Primah Kwagala is a human rights lawyer and CEO of the Women’s Probono Initiative, an organization she founded to offer free legal services to indigent Ugandan women and girls whose rights are being violated. She has handled cases involving illegal detentions in health facilities, access to emergency obstetric care and to free vital medicines, and more. Previously, Kwagala was program manager of strategic litigation and a policy and advocacy manager for the Center for Health, Human Rights, and Development, which honored her in 2014 and 2018 as an Outstanding Health and Human Rights Lawyer. She was a 2012 Advocacy Fellow at the Institute for the Study of Human Rights at Columbia University.
Francis Ssekitto is an information science professional with a Bachelor’s degree in Library and Information Science (BLIS Hons.) and a Masters in Information Technology with a strong bias in IT strategy and ILS deployment.
As of 2019, he Is pursuing his PhD in Information Science-(Health consumer information for diabetes among youths in Uganda ).
He is a proud father of one as well as a mentor to his students.
He has a track record in utilizing highly developed communication, analytical, and problem-solving skills, with ability to be flexible/adaptive, and lead and contribute to project teams at all points in the project to influence team dynamics and gain recognition amongst colleagues, peers and clients.
Javie Ssozi is a media and communications specialist with a wealth of experience in communication, politics, human rights and technology.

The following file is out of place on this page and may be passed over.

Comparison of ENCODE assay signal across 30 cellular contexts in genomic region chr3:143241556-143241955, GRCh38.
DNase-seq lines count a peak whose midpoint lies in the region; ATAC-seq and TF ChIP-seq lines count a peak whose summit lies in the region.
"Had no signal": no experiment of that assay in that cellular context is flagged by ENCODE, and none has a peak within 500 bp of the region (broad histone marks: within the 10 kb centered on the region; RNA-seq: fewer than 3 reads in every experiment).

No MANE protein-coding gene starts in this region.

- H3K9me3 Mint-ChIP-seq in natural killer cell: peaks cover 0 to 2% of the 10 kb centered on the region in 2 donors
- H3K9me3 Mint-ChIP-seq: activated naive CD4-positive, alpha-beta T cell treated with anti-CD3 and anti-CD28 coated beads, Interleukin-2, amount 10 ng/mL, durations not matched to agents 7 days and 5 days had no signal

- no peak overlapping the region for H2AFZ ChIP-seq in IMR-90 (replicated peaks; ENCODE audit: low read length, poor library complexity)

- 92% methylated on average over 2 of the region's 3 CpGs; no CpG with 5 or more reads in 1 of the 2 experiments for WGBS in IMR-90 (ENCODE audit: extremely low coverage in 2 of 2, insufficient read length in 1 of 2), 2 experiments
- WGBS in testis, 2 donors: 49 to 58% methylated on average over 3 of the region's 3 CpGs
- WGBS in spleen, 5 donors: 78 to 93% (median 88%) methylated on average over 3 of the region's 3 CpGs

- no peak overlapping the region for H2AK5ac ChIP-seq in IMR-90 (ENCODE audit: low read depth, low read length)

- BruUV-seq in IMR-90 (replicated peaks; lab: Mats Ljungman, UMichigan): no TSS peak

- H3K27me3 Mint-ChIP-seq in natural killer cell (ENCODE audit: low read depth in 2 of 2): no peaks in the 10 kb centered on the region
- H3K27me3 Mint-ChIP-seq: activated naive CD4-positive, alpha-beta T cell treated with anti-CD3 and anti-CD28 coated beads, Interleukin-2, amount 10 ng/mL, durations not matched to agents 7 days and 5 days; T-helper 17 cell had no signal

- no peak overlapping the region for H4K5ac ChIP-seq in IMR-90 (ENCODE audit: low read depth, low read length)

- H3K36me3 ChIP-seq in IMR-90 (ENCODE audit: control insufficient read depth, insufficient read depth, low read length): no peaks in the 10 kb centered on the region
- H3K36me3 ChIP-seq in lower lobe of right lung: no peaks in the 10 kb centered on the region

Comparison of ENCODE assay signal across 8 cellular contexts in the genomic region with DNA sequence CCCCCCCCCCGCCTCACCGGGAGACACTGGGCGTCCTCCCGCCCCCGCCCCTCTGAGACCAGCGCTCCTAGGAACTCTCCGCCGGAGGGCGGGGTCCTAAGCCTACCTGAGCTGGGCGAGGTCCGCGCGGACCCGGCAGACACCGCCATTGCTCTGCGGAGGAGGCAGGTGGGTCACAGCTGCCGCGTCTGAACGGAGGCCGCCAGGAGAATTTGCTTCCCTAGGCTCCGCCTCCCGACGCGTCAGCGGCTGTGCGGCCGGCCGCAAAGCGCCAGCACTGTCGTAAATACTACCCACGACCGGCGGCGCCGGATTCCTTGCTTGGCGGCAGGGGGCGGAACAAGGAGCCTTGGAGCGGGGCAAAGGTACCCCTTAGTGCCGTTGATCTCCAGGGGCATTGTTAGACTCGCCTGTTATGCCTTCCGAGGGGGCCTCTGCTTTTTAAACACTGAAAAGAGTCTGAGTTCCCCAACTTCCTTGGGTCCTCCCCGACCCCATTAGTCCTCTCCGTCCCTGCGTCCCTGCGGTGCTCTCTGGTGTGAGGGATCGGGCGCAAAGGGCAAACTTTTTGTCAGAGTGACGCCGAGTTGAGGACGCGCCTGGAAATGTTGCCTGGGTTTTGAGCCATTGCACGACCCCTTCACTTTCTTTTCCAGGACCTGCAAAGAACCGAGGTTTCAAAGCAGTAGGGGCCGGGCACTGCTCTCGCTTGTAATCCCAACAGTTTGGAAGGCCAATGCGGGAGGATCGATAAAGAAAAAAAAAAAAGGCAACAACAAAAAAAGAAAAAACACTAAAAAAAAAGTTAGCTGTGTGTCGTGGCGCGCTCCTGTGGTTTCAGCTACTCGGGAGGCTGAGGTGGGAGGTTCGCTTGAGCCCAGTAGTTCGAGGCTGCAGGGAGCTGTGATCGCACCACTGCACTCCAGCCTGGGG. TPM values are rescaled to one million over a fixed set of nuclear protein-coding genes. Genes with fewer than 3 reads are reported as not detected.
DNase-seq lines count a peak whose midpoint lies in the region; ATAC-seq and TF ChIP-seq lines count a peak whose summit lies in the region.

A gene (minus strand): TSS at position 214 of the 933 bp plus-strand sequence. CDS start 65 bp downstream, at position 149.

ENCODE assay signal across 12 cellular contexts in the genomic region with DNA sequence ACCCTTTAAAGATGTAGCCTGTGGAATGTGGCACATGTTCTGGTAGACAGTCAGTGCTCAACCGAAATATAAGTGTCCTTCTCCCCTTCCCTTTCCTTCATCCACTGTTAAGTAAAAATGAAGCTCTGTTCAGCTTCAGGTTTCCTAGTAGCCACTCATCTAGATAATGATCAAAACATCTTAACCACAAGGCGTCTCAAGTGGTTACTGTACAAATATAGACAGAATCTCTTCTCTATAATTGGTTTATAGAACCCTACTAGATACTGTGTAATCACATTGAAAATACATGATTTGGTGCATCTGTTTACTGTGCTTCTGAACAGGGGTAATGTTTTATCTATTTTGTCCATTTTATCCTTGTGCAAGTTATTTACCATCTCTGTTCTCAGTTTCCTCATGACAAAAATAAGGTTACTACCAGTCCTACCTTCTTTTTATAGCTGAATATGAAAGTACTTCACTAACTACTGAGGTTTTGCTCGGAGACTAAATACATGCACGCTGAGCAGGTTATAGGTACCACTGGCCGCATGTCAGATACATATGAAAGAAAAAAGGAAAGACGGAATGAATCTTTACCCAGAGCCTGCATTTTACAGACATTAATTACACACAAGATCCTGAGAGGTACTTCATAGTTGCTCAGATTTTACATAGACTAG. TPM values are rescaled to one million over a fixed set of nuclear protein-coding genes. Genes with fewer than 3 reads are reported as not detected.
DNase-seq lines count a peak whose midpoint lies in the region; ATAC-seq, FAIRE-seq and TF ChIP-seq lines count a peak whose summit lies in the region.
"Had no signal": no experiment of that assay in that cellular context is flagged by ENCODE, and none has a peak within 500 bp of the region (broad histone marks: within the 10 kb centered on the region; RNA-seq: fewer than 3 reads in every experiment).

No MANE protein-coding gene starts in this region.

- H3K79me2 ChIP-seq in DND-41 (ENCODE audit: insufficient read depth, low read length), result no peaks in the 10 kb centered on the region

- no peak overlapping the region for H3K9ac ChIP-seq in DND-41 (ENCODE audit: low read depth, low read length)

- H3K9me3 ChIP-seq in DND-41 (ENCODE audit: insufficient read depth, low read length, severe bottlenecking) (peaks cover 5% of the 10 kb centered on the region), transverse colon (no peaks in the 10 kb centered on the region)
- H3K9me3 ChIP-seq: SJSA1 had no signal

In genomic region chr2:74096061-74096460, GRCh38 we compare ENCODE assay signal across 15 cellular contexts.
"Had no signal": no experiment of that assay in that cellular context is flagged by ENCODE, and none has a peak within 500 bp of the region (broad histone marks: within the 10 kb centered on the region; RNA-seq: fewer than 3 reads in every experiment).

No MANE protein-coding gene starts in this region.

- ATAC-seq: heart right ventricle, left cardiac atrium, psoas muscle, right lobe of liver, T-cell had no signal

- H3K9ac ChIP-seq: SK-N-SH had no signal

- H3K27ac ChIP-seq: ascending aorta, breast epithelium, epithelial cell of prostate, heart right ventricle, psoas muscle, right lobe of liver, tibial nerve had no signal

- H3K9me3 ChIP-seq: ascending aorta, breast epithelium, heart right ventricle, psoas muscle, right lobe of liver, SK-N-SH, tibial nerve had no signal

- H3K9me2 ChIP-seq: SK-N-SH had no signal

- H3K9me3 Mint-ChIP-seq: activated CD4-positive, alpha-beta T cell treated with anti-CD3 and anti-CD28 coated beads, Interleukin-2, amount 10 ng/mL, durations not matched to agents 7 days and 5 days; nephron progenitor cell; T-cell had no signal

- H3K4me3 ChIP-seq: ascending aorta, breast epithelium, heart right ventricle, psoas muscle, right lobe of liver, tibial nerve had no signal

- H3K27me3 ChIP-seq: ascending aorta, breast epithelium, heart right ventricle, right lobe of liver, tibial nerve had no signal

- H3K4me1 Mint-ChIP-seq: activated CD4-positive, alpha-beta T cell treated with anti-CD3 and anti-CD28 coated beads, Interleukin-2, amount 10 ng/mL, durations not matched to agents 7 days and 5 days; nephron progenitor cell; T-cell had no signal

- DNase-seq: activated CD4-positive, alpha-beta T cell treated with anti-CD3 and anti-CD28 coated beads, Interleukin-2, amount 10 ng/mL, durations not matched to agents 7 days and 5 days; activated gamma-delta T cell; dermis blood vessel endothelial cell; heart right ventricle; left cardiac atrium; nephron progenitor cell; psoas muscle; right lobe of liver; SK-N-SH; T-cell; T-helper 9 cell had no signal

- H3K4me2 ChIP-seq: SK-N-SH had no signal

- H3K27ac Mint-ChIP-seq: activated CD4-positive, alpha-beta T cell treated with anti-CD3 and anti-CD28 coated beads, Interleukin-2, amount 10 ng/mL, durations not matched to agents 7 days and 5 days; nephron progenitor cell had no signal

He has worked with numerous organisations in and outside Uganda. He has also worked as a consultant for a number of international organisations including Open Society Foundations’ Health Media Initiative – providing technical assistance to grantees and supporting them to develop communications strategies.
He runs a personal blog – “The African Timer” where he makes his own commentary about stuff that interests him – from technology and development to politics. The name of the blog (The African Timer) is derived from the belief that “Africans” don’t keep time and as such often Africa lags behind.
He is the winner of The World Bank Institute’s Social Innovator Award – Class of 2010.
He is the Co-Founder and Project leader of Rural Farming for Development a project which aims at “Improving food access, income and general livelihood for rural farmers in Uganda” (http://ireportug.wordpress.com).
He trains Civil Society Organisations on use of ICT for advocacy, documentation and as a tool for promoting human rights.
Specialties: social media, digital media, web design, computer science, ICT4D training
Nicholas Kyanda is trained in Cisco Systems as a
Network Associate. He is also a Certified Minister under the Assemblies of God. He recently (2015) became a beneficiary of Open Education Resources through Harvard Exchange Program with a certificate in Intellectual Property. He in 2005 founded the Hope First Group (recently registered as Hope First Enterprises) which is split into a Home based Bakery (HFB), Print and Publishing House (HFP), Training (HFT) and Hope First Media which amonsgt other things publishes The Intersection Magazine (online and print magazine providing technology based solutions to everyday challenges). He has lived in three countries; Kenya, Uganda and the U.S.A. In the U.S.A he travelled extensively and worked on a volunatary basis with many faith based groups especially in California and Texas.
His interests vary, in his free time he enjoys baking, cooking and art as well as the occasional game of Chess.